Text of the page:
To The Editor:

In response to the recent football bashing by the George Will column and the Kliethermes letter to the editor, I have a solution. 

First, all of those boys and young men now participating in football should quit the sport and will not get exposed to physical activity and teamwork because not all can play soccer or basketball, and baseball gives little aerobic activity. We will just let them all play sports on Xbox. 

Just run, you say, but not all boys enjoy simply running or they are not built for that. Let’s just let them find their own way. These would-be football players will not learn as kids and young adults the benefits of being active, so they will become overweight and or nonactive, and add to the epidemic of obesity, hypertension, and general bad health in this country. 

This health epidemic dwarfs any risks football poses. Young habits become old habits, hence inactive when young means likely inactive as an adult.

Second, soccer ranks No. 2 in concussions for both boys and girls, so that sport should also be disallowed. Bike riding, too dangerous. Swimming? No, you might drown. Running and playing on the streets, illegal. Oh, and competitive cheer, forbidden, as its risk is near football per participant. My gosh, kids can’t even play dodge ball anymore. The list goes on and on.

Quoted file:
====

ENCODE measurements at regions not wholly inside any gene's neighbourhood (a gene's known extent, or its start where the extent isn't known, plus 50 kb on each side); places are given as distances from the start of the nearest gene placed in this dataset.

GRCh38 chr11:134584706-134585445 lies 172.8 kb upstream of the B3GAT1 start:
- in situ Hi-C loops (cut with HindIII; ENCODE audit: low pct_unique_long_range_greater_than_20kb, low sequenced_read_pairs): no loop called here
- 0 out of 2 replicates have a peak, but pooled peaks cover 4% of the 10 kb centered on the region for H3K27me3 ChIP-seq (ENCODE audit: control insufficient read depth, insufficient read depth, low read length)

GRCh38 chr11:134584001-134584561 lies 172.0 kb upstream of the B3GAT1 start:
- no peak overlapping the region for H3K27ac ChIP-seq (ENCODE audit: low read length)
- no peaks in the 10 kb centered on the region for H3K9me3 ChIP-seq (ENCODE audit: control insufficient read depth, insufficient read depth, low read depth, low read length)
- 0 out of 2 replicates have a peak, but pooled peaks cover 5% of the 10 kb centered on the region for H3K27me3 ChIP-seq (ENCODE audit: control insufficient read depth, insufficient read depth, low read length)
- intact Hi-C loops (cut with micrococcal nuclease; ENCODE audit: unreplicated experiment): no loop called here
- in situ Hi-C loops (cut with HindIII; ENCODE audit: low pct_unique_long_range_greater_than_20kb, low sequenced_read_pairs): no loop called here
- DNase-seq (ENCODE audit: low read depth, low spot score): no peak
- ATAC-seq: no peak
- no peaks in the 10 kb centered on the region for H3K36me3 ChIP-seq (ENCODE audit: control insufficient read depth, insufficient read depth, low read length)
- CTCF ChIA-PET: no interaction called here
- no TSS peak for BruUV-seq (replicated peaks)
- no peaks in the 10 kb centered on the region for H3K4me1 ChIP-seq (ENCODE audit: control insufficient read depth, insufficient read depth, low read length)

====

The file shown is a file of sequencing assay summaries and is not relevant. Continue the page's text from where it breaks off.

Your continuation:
I’m sure that all of my football teammates at the University of Missouri Rolla, who played in excess of 12 to 15 years of organized football and are now successful engineers, doctors, scientists and entrepreneurs, should be told that football held them back and was bad for them physically and socially.

Let’s try another solution. Let the kids and young men enjoy the enormous benefits of football (and other sports with risk), and work hard to continually make it as safe as possible and appreciate that all activities in life have risk, but in the case of football, as with other sports, the comprehensive health and social benefits far outweigh any injury risk. Millions of former youth, high school and college players will echo that sentiment. 

The risk that NFL players take is an entirely different subject and entirely up to them, and has been known to them decades before now.